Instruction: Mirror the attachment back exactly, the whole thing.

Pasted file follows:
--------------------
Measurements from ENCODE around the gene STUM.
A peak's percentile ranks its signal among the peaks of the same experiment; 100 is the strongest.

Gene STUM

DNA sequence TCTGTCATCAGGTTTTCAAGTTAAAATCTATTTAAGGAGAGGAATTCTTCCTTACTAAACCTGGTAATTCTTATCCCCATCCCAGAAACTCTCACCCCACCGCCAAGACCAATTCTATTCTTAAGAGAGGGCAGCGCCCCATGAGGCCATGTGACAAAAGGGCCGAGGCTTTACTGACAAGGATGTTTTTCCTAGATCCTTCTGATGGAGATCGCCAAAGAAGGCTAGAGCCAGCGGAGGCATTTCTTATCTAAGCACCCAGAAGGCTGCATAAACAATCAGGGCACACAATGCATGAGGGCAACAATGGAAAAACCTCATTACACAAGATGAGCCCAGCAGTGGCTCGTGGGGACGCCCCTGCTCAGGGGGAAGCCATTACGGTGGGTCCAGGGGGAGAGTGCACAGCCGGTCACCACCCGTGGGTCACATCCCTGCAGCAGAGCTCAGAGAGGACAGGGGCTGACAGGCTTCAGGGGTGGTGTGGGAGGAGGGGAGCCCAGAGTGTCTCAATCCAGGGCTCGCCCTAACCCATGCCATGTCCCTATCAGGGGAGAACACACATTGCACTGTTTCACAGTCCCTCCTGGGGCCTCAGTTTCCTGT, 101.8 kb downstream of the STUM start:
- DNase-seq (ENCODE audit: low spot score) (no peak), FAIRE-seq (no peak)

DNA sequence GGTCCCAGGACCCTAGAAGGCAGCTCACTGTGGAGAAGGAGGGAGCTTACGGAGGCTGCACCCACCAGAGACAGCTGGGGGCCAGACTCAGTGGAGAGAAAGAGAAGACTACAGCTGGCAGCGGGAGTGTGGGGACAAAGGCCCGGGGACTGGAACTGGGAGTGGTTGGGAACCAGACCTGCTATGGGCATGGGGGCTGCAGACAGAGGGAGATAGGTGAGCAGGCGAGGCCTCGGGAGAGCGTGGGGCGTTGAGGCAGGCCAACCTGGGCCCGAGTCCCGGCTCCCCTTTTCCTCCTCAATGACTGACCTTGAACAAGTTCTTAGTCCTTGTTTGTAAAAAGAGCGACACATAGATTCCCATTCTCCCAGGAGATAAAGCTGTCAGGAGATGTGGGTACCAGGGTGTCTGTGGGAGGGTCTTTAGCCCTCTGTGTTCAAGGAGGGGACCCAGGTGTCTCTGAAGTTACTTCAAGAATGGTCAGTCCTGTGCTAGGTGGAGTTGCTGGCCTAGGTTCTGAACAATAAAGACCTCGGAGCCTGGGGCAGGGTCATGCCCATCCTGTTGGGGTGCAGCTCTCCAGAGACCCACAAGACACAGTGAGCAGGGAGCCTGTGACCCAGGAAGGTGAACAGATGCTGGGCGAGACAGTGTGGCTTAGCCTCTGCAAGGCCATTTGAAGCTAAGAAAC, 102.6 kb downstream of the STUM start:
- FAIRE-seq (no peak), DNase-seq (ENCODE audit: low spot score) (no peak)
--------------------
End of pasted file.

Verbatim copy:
Measurements from ENCODE around the gene STUM.
A peak's percentile ranks its signal among the peaks of the same experiment; 100 is the strongest.

Gene STUM

DNA sequence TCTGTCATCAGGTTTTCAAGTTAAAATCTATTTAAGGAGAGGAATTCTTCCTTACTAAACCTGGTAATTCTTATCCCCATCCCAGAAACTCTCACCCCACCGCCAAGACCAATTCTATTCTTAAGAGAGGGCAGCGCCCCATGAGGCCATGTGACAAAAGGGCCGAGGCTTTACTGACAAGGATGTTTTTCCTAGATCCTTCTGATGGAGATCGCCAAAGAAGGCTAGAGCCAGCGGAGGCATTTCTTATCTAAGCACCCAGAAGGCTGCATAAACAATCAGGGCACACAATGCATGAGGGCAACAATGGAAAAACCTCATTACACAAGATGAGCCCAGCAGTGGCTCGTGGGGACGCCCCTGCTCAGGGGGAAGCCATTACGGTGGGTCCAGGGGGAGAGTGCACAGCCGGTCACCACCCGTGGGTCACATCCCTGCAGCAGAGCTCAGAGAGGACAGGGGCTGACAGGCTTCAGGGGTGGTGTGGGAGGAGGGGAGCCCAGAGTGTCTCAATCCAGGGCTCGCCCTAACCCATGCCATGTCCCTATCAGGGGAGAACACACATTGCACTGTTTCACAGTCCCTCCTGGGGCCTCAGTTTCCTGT, 101.8 kb downstream of the STUM start:
- DNase-seq (ENCODE audit: low spot score) (no peak), FAIRE-seq (no peak)

DNA sequence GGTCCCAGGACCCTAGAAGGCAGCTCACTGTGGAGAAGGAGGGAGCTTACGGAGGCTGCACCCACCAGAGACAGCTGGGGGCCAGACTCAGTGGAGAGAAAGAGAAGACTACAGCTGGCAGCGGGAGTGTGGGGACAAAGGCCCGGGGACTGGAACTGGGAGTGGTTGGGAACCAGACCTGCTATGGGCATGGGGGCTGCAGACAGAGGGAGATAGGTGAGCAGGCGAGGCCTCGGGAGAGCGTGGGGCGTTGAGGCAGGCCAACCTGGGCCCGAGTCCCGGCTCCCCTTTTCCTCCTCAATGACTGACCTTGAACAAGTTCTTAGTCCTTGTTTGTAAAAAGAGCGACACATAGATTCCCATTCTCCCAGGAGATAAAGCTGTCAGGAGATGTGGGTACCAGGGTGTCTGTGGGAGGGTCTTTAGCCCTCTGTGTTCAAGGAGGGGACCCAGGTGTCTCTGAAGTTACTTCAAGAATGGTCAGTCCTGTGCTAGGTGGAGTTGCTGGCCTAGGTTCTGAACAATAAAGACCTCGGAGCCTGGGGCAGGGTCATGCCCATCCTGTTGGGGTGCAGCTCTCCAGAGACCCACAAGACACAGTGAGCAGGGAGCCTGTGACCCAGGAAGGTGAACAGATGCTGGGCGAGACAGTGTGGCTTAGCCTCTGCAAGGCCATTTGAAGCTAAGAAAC, 102.6 kb downstream of the STUM start:
- FAIRE-seq (no peak), DNase-seq (ENCODE audit: low spot score) (no peak)